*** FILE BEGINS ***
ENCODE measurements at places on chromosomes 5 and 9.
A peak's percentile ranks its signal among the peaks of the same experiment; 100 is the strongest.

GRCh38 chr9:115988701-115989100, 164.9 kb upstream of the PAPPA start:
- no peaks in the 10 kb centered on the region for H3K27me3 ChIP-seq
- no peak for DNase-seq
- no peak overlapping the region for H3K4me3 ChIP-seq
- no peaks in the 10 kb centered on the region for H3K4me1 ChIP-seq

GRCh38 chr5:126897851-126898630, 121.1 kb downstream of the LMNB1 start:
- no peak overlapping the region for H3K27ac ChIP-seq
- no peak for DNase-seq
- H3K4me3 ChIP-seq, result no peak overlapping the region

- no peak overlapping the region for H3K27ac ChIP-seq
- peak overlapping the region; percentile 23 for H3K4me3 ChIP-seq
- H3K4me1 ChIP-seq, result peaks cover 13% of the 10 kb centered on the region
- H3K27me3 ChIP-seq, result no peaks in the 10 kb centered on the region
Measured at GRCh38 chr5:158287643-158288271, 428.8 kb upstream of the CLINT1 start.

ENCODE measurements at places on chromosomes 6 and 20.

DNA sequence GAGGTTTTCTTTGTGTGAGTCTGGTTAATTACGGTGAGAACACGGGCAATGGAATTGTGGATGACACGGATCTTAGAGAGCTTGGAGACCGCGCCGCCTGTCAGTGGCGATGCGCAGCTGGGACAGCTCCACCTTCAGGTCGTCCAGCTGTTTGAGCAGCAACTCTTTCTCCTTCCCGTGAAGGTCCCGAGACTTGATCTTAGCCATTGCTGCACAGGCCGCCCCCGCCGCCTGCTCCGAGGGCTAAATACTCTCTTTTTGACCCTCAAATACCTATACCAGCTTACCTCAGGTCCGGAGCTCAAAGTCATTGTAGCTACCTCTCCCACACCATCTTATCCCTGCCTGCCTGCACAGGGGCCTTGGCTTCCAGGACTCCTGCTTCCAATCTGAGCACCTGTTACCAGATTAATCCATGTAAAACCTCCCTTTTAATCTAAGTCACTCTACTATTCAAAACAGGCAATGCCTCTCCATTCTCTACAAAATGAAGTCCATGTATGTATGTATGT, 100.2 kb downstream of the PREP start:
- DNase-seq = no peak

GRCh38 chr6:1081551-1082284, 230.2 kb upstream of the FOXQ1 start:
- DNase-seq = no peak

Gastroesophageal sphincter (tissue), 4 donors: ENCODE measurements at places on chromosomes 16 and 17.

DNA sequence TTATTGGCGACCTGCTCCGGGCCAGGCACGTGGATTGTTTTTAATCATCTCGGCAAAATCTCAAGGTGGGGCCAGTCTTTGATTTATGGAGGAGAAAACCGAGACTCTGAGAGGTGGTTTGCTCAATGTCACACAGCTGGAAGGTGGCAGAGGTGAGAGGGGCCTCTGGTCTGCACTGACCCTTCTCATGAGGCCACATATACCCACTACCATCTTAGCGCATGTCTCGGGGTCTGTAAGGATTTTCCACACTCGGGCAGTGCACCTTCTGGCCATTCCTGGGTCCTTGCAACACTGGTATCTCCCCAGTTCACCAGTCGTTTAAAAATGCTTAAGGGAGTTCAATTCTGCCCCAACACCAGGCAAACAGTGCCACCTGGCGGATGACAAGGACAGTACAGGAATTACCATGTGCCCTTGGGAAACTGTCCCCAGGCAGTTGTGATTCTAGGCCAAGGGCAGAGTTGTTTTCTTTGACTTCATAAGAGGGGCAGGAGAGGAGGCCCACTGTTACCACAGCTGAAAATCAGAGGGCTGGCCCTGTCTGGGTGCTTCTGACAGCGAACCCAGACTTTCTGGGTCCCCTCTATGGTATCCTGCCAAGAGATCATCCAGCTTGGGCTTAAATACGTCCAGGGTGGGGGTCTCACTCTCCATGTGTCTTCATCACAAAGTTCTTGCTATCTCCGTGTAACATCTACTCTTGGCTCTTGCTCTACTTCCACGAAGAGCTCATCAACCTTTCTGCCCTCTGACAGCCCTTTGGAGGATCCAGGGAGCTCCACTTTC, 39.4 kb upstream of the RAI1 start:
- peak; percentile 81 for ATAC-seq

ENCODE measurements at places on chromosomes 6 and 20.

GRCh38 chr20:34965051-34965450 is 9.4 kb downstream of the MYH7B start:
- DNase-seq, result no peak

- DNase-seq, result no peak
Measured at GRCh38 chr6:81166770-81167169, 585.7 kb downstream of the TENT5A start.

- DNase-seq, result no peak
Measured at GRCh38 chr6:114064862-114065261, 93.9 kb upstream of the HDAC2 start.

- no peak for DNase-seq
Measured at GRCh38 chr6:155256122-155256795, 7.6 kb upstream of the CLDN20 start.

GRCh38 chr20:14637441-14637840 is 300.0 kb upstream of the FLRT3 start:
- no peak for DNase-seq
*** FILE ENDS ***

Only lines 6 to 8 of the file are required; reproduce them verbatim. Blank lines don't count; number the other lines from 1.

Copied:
- no peak overlapping the region for H3K4me3 ChIP-seq
- no peaks in the 10 kb centered on the region for H3K4me1 ChIP-seq

GRCh38 chr5:126897851-126898630, 121.1 kb downstream of the LMNB1 start: